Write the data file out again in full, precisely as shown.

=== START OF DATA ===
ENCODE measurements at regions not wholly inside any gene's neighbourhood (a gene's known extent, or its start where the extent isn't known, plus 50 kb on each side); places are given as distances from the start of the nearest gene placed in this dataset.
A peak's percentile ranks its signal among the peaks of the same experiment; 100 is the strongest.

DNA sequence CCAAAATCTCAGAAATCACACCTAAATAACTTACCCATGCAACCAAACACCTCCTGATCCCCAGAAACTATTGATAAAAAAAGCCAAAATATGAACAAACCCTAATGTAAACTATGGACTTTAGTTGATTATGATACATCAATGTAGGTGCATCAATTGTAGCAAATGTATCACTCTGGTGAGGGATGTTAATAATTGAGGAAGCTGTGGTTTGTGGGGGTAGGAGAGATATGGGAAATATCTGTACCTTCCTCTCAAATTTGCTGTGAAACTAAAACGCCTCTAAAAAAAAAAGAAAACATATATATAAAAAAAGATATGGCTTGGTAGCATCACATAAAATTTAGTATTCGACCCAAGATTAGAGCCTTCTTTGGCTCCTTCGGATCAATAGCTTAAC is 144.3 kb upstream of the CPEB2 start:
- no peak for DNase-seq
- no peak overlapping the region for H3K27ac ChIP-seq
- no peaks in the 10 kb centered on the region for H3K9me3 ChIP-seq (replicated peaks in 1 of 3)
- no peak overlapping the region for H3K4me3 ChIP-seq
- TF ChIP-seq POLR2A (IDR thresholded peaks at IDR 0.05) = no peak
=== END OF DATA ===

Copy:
ENCODE measurements at regions not wholly inside any gene's neighbourhood (a gene's known extent, or its start where the extent isn't known, plus 50 kb on each side); places are given as distances from the start of the nearest gene placed in this dataset.
A peak's percentile ranks its signal among the peaks of the same experiment; 100 is the strongest.

DNA sequence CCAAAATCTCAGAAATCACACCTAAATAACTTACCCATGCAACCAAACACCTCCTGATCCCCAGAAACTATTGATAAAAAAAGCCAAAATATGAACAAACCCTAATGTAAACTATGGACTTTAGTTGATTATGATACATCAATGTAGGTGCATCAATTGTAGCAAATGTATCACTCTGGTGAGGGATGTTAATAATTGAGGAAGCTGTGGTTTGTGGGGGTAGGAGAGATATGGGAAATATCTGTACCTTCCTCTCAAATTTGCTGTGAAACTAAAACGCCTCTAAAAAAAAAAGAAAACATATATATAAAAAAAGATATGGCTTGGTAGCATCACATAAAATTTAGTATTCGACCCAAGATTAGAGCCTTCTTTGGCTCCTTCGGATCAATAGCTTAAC is 144.3 kb upstream of the CPEB2 start:
- no peak for DNase-seq
- no peak overlapping the region for H3K27ac ChIP-seq
- no peaks in the 10 kb centered on the region for H3K9me3 ChIP-seq (replicated peaks in 1 of 3)
- no peak overlapping the region for H3K4me3 ChIP-seq
- TF ChIP-seq POLR2A (IDR thresholded peaks at IDR 0.05) = no peak